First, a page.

With regards to gathering feedback, there's nothing wrong with asking employees questions and taking an interest in their answers. This should be quite helpful to leadership AND employees. If you're not familiar with the Hawthorne Effect, it's a helpful demonstration to how feedback and interest alone can boost productivity. Sometimes just the act of asking can have an engaging effect but employees also become skeptical when their thoughts are not acted upon.
To me, assigning an employee engagement percentage is like assigning a number to patriotism. I think we can agree for the most part that people like their native country. So can you assign a number to show how patriotic a neighborhood, city or state might be?
Some people would express patriotism by having a tattoo. Others might proudly fly a flag at their home. Others make sure they stand and remove their hats for the national anthem. Some cheer during the Olympics. And others perhaps take the grandest of efforts and serve in the military. Which is the most patriotic? Which boxes have you checked? If you checked more boxes, does this make you more patriotic?
My point being is that these are all discretionary efforts. We all give back and do more in unique and personal ways. Some people demonstrate employee engagement by referring to new job candidates. Others by showing up early and/or staying late. Some employees show up and simply do the best job they can each and every single day. Does one of these express engagement more than the other?
So what now?
Well nothing I write is going to change CEOs and HR leaders bragging about their employee engagement percentages. You'll still hear engagement numbers being used in recruiting efforts and justifications for certain projects.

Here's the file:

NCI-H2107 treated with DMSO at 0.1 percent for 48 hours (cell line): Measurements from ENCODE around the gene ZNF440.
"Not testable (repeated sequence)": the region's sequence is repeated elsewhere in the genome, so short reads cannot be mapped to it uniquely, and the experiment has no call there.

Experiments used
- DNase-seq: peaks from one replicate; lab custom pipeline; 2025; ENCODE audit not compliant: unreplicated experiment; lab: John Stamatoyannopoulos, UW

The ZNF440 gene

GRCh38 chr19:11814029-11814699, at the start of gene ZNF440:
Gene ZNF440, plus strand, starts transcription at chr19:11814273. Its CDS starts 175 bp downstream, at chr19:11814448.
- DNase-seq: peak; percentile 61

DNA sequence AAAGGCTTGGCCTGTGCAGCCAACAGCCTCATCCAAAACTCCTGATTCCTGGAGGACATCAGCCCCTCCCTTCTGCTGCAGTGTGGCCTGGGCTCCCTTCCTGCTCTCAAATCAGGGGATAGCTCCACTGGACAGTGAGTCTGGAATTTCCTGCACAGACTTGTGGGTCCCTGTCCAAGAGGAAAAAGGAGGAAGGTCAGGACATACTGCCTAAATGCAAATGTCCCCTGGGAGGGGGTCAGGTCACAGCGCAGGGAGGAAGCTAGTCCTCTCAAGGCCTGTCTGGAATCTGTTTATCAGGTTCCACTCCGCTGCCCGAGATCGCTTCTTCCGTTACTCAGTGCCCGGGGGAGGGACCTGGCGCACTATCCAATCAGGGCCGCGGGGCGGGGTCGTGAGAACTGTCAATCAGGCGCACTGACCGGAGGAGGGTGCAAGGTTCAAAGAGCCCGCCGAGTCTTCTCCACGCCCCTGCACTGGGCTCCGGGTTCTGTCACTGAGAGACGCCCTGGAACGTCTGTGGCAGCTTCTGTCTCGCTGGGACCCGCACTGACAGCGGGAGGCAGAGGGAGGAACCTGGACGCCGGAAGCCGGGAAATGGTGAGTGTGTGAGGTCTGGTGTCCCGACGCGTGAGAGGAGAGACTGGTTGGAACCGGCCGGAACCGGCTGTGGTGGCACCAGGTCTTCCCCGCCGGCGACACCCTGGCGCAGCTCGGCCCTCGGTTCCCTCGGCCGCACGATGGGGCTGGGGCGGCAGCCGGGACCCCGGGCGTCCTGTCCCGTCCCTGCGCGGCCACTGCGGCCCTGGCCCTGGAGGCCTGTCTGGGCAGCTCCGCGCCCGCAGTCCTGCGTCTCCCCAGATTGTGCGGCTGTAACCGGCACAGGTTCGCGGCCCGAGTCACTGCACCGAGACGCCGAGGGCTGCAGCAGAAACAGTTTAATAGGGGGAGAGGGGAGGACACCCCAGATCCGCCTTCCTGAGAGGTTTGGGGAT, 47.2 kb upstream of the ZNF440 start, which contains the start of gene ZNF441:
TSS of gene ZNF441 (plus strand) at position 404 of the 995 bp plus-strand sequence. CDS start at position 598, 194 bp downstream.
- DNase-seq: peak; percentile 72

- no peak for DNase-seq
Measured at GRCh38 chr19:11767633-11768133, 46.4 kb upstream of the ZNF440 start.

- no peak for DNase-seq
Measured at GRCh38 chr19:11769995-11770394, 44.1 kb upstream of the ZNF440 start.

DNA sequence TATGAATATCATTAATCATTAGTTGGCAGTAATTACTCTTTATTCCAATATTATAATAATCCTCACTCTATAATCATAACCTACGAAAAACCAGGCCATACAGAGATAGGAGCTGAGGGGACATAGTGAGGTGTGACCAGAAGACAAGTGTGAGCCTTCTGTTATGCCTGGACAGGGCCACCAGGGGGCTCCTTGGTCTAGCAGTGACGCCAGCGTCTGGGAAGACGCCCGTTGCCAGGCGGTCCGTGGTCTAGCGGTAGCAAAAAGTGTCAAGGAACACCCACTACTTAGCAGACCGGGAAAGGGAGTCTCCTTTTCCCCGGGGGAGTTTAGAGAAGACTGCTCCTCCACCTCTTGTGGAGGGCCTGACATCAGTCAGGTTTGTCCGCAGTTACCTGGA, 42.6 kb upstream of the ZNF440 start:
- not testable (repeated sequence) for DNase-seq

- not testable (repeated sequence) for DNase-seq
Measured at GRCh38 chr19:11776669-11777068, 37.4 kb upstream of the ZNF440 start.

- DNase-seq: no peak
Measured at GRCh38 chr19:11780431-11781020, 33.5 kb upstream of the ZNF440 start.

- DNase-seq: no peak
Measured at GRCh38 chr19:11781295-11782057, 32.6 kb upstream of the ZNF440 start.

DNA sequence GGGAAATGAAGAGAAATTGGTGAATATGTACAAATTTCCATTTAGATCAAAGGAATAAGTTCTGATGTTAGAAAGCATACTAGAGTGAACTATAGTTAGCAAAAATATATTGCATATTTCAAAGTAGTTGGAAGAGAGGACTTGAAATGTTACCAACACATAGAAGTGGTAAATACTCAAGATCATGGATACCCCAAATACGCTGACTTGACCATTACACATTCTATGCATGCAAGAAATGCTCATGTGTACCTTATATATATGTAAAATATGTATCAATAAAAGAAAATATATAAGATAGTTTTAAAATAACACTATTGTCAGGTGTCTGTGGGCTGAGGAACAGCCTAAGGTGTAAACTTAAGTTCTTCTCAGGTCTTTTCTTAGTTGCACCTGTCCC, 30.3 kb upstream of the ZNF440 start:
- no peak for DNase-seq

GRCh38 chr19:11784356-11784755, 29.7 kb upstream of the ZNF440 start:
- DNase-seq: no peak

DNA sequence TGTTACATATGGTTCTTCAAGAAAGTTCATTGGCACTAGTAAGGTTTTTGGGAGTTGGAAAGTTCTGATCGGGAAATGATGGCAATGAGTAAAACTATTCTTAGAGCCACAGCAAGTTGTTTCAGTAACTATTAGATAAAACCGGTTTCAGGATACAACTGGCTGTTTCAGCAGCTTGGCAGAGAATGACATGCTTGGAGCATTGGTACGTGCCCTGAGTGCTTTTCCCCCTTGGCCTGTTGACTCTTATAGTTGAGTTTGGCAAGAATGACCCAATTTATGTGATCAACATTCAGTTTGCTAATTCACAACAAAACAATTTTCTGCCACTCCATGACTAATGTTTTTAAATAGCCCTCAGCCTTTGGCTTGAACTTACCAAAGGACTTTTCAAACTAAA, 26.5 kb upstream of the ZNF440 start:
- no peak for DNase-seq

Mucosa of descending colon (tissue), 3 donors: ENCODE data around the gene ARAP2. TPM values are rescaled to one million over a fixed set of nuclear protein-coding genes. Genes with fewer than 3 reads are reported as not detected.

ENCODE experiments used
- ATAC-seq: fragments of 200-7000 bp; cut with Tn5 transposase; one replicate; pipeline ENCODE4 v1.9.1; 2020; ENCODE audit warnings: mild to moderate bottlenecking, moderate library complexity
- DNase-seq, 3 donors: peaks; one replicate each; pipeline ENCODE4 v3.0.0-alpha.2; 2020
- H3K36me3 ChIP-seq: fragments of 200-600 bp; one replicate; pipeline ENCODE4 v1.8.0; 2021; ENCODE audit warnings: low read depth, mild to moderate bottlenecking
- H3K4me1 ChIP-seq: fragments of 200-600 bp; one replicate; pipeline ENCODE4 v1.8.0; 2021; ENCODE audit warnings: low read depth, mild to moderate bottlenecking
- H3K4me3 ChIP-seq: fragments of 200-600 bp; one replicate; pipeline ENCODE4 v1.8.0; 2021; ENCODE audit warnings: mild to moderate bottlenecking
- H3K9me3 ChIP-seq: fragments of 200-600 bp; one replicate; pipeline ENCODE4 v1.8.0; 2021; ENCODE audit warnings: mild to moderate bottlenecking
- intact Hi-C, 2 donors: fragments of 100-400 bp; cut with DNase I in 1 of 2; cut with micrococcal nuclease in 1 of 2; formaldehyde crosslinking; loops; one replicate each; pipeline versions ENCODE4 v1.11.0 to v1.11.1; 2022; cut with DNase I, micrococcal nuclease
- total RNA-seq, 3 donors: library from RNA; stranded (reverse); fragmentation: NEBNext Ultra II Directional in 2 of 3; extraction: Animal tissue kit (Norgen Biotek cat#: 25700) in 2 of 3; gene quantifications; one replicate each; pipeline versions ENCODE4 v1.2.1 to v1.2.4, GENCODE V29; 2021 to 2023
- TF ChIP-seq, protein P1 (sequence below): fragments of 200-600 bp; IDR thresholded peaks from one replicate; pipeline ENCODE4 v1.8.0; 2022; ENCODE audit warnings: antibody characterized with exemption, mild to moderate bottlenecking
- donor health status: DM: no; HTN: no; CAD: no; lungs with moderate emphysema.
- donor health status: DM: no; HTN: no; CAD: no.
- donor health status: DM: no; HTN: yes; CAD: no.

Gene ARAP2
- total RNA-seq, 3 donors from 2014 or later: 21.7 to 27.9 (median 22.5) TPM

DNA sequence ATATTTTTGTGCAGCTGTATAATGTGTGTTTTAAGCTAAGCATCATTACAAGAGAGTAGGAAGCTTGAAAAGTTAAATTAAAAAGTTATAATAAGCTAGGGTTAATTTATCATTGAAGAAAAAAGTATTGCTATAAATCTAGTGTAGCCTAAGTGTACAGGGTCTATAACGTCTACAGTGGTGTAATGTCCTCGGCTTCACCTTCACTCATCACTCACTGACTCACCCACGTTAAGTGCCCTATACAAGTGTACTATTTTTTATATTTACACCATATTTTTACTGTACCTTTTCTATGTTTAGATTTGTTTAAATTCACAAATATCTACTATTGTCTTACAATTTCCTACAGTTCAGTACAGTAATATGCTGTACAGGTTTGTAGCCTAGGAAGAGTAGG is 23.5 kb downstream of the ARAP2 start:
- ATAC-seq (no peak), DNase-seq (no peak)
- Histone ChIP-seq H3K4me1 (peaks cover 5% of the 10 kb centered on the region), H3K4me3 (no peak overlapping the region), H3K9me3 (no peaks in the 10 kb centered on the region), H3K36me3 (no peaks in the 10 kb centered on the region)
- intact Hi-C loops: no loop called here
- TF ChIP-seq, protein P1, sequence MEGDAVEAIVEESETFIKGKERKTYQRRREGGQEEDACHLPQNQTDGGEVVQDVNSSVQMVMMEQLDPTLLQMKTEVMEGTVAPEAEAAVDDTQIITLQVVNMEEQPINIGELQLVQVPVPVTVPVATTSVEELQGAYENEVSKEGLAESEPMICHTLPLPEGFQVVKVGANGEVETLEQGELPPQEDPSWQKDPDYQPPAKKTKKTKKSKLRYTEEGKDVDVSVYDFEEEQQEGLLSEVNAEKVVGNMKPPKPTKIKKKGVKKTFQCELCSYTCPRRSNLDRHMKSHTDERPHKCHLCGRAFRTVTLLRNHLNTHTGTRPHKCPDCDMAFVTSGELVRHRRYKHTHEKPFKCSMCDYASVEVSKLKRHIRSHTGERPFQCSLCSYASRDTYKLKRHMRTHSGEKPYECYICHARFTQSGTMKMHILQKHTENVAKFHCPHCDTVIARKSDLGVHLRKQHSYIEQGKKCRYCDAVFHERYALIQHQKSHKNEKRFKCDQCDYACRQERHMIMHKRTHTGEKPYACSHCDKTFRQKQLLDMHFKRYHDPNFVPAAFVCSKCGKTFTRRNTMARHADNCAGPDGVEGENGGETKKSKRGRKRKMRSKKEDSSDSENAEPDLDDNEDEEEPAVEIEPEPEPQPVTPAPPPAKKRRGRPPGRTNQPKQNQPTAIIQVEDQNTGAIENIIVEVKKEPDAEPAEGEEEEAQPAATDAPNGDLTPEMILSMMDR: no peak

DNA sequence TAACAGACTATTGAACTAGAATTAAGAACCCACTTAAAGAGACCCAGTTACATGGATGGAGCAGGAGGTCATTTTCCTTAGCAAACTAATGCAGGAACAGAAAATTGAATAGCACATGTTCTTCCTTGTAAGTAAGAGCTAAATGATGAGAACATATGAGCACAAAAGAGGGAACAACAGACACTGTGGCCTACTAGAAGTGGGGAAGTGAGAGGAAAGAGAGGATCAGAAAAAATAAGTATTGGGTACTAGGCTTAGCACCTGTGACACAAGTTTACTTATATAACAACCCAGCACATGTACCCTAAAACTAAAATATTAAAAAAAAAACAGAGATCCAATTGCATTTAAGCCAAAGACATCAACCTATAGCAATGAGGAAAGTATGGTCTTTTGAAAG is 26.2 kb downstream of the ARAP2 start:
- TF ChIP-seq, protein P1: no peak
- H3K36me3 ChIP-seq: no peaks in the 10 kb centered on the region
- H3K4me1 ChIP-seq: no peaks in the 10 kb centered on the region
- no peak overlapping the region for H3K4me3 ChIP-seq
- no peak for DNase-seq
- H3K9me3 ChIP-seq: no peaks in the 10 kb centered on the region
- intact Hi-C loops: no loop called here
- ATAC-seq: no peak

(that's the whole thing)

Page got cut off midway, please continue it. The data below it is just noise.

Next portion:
But I think a more helpful approach to employee engagement would be one that provides more perspective to employees to let each individual define their own engagement. That score that likes to be shared? That's on an annual basis at a certain time of the year. We know that don't feel the same way about our leaders and employees the same way every year. So why do we let that one survey define something that we know can change even on a daily basis.
What if there was a way for each of us as employees to define our own engagement and then learn when we are becoming more engaged or less engaged? And what would build into this newfound personal engagement? Activities? Sentiment? Feedback? I'm not sure.
The risk here would be if a gamification element was added. We've seen in the social media world what can happen when "scores" are applied to individual efforts. And not that gamification is bad, but if people become competitive around it, we know thatethics may come into question. Employees could be engaged, but perhaps in the wrong activities.
In my "Physics of Employee Engagement" presentation, I identify three main drivers of employee engagement:
- Relationship with immediate supervisor
- Belief in leadership
- Belief in the company
These are just my opinion but they are all very personal to each individual employee. The next time your company has an employee engagement discussion, think about ways you can make employee engagement a more personal topic for your coworkers.
A year or so ago, IABC asked me for a simple definition of employee engagement. My answer? "Employee engagement is when people give a damn. They care about their company, their coworkers and doing the right thing. You can't assign a number to this and it's entirely personal. Let's bring this into the employee engagement discussion. . . and not a percentage.